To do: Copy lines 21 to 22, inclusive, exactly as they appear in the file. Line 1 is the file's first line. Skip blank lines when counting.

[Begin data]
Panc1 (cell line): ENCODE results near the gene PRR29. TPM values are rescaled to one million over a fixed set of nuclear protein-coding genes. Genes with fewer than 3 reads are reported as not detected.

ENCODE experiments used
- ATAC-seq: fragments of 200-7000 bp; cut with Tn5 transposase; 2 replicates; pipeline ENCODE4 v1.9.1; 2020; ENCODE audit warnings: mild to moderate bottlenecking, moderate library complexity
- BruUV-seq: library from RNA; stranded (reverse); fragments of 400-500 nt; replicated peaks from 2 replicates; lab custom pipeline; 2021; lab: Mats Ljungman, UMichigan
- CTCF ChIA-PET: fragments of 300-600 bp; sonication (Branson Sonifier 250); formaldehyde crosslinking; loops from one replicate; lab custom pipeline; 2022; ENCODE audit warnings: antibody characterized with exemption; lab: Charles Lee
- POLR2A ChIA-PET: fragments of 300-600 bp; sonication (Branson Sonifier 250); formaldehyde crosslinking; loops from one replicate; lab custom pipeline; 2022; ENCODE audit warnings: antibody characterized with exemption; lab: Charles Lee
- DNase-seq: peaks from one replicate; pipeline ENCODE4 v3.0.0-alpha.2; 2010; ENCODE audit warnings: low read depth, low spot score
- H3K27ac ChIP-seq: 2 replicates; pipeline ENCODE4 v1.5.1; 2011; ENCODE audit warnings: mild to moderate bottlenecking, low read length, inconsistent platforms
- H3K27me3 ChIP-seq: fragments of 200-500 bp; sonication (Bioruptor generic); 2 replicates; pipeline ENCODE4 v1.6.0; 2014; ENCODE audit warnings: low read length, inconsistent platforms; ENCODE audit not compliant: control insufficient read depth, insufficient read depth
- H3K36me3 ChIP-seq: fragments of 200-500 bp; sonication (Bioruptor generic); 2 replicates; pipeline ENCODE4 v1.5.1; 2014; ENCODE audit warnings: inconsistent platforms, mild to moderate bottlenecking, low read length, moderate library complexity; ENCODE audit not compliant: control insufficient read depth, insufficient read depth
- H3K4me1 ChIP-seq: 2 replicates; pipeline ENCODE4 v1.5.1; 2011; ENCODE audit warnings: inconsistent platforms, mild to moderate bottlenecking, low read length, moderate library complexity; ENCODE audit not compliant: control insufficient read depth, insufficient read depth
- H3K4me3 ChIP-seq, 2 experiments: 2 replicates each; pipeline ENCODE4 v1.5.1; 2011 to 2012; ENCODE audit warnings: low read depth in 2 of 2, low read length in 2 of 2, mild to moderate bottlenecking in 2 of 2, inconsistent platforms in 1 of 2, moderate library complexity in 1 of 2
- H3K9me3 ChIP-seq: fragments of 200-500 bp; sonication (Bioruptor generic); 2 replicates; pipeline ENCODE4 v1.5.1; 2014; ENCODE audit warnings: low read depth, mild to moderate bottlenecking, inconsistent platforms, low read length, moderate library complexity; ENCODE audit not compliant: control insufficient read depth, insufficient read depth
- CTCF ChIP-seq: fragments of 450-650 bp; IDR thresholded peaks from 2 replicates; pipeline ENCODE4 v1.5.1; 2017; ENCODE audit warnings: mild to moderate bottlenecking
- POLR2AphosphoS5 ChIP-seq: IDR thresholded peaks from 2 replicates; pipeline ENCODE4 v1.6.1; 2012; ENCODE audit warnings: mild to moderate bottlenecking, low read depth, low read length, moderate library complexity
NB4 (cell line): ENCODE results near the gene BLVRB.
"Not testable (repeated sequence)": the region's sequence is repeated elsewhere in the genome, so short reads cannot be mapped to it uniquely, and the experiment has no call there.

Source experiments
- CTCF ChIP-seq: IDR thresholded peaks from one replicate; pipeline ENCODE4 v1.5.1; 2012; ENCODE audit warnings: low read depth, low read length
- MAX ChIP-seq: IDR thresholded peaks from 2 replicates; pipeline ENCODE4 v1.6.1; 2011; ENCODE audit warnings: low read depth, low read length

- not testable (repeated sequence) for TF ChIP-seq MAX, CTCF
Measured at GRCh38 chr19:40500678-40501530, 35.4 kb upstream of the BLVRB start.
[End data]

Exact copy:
- not testable (repeated sequence) for TF ChIP-seq MAX, CTCF
Measured at GRCh38 chr19:40500678-40501530, 35.4 kb upstream of the BLVRB start.